Biopharma company Mogrify Limited, and Japanese regenerative medicine firm Astellas Pharma Inc., have announced a collaborative research agreement on in vivo regenerative medicine approaches to address sensorineural hearing loss.
Utilizing Mogrify’s direct cellular reprogramming platform, the collaboration will seek to identify novel combinations of transcription factors involved in cell differentiation to generate new cochlear hair cells.
As part of the collaboration, Astellas Gene Therapies, a division of Astellas, is covering the research cost of the work as well as contributing its expertise in adeno-associated virus (AAV) based genetic medicine and translational capabilities to complete experiments in pre-clinical models. Mogrify will exploit its bioinformatic platform, screening and validation process to characterize potential therapeutic factors.
According to the World Health Organization (WHO), more than 5% of the world’s population – or 430 million people – require rehabilitation to address their ‘disabling’ hearing loss (432 million adults and 34 million children).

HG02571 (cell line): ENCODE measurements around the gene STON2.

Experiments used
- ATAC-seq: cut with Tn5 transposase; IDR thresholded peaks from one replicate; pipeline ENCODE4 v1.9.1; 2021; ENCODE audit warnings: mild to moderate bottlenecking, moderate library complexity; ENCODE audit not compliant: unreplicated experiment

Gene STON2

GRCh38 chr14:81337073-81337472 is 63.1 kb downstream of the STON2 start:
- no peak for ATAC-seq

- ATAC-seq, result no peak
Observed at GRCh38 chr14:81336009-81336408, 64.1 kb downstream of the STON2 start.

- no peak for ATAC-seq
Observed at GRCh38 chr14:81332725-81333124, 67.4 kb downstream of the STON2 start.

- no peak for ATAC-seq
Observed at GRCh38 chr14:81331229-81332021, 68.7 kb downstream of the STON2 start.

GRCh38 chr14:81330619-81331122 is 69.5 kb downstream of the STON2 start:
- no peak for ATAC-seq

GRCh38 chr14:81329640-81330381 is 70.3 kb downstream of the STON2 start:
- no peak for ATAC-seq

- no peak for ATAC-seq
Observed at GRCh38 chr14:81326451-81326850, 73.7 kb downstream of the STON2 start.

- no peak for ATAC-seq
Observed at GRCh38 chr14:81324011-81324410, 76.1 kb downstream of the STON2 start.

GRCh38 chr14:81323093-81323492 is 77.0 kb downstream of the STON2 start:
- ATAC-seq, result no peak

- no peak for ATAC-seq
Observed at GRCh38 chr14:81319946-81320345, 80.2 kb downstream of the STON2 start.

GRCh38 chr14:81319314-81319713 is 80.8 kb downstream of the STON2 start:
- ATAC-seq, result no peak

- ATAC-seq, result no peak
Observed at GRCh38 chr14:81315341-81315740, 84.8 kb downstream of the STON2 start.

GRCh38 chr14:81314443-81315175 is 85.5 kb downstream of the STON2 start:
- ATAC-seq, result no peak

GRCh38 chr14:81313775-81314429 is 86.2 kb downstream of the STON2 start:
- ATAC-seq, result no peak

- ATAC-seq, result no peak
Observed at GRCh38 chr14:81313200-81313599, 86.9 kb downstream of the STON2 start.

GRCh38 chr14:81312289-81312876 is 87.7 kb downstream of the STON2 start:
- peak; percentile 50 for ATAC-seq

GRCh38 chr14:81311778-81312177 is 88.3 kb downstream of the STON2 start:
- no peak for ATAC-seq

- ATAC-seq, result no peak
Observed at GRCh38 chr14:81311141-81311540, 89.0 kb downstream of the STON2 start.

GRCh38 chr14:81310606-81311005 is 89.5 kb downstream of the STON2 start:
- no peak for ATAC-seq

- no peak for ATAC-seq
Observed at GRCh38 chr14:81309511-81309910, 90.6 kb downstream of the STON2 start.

The WHO estimates that by 2050, more than 700 million people – or one in every ten people – will have disabling hearing loss.
Louise Modis, CSO at Mogrify, said: “Mogrify’s human regulatory network-centric approach is well placed to identify superior factor combinations, therefore increasing the efficiency of direct conversion toward the target cell type in the ear. Combined with Astellas’ capabilities for gene therapy and research of sensorineural, this provides a clear path for the development of a novel in vivo reprogramming therapy for sensorineural hearing loss.”
Mathew Pletcher, senior VP, division head of gene therapy research & technical operations, Astellas, said: “In this collaboration, we will look to combine the unique delivery attributes of AAV-based gene therapy, with our deep translational capabilities in otology developed through our “Targeted Therapeutics for Auditory Regeneration”, and “Direct Reprogramming (Transdifferentiation)” initiatives. Through this collaboration, we will seek to address a significant unmet need in sensorineural hearing loss.”